Self-reflection is an amazing tool that helps to reinforce learning and put things in perspective but it also blows self-doubt out of the water. I always feel a little self-reflective this time of year.
So often, when we’re chasing our goals, we’re looking ahead of us to the next shiny thing. Sometimes, when the results are slow to come through we start to doubt ourselves.
Maybe you’re in a bit of a slump, receiving more than your fair share of rejection letters or non-responses and you start to wonder, “What’s wrong with me? What am I doing wrong?”
Everyone else seems to have it all together. Especially in this age of social media when everyone is sharing their shiny life and yours seems dull in comparison. The temptation is to fall into the comparison trap and judge yourself as not good enough or lazy or unlucky. Your inner critic knows just the right spot to attack which keep you scared and playing small.
Reflection is the antidote to this torturous self-doubt.
The big picture is inspiring!
Consider this: would you prefer to gamble your life savings on one big bet or 100 small bets? Chances are, you chose the 100 small bets. You are not likely to win as much, but you’re not likely to lose it all either.
When we’re goal focussed, we see things one at a time. This narrow focus can be helpful to ward off distraction but it can have its down sides. One-thing-at-a-time creates a feeling of all-or-nothing stakes. It becomes pass or fail depending on whether we achieve our desired result or not.
But reflection is the key to zoom out the frame. Instead of judging goal by goal, we start to see a string of events – achievements and failures both – and patterns emerge. In his book Thinking Fast and Slow Daniel Kahneman calls this Broad Framing.
Just like the 100 small bets, looking at the big picture through reflection reduces our chances of full-on failure. Instead of all-or-nothing pass/fail outcomes, we encounter a spectrum of achievement that demonstrates progress and takes the sting out of a lone failure.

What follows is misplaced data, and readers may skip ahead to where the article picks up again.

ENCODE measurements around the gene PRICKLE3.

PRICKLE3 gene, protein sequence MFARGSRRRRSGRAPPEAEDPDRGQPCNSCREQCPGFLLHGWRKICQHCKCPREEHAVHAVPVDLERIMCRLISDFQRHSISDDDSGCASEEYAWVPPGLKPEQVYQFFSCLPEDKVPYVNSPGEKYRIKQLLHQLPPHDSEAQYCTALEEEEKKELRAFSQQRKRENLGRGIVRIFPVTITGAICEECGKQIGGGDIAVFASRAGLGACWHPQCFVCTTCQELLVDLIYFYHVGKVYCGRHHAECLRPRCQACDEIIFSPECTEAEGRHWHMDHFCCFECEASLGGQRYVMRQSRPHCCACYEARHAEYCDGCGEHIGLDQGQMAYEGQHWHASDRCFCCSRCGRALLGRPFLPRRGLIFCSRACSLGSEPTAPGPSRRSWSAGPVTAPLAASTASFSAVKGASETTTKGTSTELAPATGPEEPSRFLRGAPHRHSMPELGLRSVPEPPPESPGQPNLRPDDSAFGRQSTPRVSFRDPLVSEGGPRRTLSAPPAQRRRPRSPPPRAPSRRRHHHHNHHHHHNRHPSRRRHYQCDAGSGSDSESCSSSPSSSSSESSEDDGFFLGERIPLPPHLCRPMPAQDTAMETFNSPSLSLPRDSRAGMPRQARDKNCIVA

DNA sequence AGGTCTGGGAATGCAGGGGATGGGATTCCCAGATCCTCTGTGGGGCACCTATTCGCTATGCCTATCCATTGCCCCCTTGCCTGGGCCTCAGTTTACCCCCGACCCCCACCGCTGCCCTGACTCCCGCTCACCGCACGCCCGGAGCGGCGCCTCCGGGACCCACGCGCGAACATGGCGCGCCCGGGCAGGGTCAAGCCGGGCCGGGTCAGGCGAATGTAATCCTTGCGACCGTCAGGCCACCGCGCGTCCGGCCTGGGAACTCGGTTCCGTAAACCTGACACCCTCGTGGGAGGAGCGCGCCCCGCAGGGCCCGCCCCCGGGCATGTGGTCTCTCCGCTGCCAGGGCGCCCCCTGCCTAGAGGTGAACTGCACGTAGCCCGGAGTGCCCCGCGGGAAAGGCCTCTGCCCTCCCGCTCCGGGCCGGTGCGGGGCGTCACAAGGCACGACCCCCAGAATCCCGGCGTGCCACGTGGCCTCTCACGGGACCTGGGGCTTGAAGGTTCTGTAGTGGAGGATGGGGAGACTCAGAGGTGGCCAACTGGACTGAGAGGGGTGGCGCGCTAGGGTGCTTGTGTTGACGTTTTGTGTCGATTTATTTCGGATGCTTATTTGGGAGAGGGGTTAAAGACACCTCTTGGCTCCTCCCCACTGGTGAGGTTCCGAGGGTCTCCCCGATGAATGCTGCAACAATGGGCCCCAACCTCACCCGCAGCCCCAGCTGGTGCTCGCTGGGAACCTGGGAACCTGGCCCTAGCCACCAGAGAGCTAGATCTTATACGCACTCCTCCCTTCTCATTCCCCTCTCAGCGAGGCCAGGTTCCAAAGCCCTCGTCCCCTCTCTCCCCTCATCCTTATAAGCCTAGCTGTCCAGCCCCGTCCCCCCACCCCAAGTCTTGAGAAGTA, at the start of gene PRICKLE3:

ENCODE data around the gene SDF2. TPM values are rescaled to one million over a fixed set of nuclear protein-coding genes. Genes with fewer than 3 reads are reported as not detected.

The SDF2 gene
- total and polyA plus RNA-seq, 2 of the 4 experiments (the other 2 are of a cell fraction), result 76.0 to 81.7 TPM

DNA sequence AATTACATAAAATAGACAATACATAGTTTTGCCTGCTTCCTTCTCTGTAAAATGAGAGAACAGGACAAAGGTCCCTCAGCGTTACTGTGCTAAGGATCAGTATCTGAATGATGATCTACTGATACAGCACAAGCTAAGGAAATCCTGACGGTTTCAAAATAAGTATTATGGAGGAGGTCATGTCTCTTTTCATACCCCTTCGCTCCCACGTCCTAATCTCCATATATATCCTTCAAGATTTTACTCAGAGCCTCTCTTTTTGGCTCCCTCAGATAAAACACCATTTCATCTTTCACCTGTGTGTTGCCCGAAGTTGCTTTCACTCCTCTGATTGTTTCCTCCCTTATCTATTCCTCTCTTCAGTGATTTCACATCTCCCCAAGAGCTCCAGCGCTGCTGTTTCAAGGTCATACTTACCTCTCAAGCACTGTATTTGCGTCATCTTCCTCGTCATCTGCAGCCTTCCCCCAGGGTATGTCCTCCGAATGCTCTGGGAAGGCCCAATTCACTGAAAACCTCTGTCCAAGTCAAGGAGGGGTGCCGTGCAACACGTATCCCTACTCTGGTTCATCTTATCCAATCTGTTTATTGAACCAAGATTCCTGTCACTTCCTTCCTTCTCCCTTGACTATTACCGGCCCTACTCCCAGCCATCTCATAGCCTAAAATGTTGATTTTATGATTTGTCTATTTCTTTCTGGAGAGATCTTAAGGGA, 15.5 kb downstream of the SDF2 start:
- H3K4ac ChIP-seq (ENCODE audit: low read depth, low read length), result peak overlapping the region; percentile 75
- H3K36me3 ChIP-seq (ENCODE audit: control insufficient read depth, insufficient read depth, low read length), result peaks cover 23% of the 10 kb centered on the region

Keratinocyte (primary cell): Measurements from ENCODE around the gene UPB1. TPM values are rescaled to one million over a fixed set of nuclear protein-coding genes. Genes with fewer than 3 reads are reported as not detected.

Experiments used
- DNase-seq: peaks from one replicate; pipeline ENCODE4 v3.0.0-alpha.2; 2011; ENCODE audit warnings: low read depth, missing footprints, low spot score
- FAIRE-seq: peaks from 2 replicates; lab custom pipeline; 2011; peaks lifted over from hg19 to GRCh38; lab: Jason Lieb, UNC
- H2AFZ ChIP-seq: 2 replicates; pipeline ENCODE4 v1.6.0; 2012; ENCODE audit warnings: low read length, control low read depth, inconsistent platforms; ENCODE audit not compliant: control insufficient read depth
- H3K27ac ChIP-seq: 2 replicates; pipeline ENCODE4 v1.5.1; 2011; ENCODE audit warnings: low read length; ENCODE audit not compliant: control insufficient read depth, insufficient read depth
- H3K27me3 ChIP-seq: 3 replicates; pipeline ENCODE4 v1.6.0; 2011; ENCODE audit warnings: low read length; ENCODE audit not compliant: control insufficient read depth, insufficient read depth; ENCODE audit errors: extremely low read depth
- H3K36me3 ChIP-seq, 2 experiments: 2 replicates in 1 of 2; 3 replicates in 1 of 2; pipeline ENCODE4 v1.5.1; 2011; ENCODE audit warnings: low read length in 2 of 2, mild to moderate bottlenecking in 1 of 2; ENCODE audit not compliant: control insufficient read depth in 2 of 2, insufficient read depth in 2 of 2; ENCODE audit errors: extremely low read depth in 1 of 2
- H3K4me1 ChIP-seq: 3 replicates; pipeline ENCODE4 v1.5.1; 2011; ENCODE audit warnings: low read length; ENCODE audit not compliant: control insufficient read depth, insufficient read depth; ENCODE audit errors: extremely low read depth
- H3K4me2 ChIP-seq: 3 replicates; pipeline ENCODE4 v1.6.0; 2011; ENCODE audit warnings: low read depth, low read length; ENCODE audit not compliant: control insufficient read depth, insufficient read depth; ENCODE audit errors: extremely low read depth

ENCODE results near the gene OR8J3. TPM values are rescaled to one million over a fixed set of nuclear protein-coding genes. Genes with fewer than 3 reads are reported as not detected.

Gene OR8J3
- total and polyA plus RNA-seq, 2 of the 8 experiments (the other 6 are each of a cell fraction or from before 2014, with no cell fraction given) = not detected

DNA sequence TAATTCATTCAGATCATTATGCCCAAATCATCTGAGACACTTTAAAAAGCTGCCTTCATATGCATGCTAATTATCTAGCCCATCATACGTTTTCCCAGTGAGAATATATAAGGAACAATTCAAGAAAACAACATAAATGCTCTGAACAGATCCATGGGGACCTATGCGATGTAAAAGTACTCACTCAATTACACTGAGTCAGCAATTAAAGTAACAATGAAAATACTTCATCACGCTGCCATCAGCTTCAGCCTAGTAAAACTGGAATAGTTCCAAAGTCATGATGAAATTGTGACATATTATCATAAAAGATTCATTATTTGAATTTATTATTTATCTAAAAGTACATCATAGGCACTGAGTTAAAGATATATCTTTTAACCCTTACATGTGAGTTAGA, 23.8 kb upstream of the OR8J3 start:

Humans are by nature narrow framers which means we consider decisions and goals separately. We need to intentionally practice reflection.
By seeing the big picture, we recognise and celebrate progress, we learn from failures and create momentum. Waiting another few weeks doesn’t seem so bad in the context of the 10 years we’ve spent working up to this point.
And if we do encounter a string of full-on failure, reflection helps us learn valuable information about cutting our losses and shifting gears.
If you’re weighted down by self-doubt, try this reflection exercise:
List 100 things you’ve achieved in your life.
This exercise is from Cathy Heller’s book Don’t keep your day job and it’s actually pretty tricky.
If you’re like me, you’ll start with the easy wins – the big, memorable achievements. For me, these included getting married, giving birth to my daughter and graduating my bachelor’s degree in visual communication design.
But, pretty soon, you’ll have to dig deep and acknowledge some of the smaller wins. My list included things like practicing compassion, setting boundaries and buying my first set of adult sheets.
The funny thing about this exercise was that it drew out memories I had forgotten about. Fun things I’d done, moments I felt proud of, people I’d met and supported and risks I’d taken.
It’s hard to look at a list of achievements like this and feel self-doubt.
There’s no room for comparison here. Even the highest achiever will have to stretch their thinking to fill up their list. That’s another benefit of this activity: it practices divergent thinking – an essential skill for coming up with ideas.
Look at what you’ve achieved and there’s so much more to come. You’re pretty wonderful. Thank goodness you’re here!
Be brave and curious,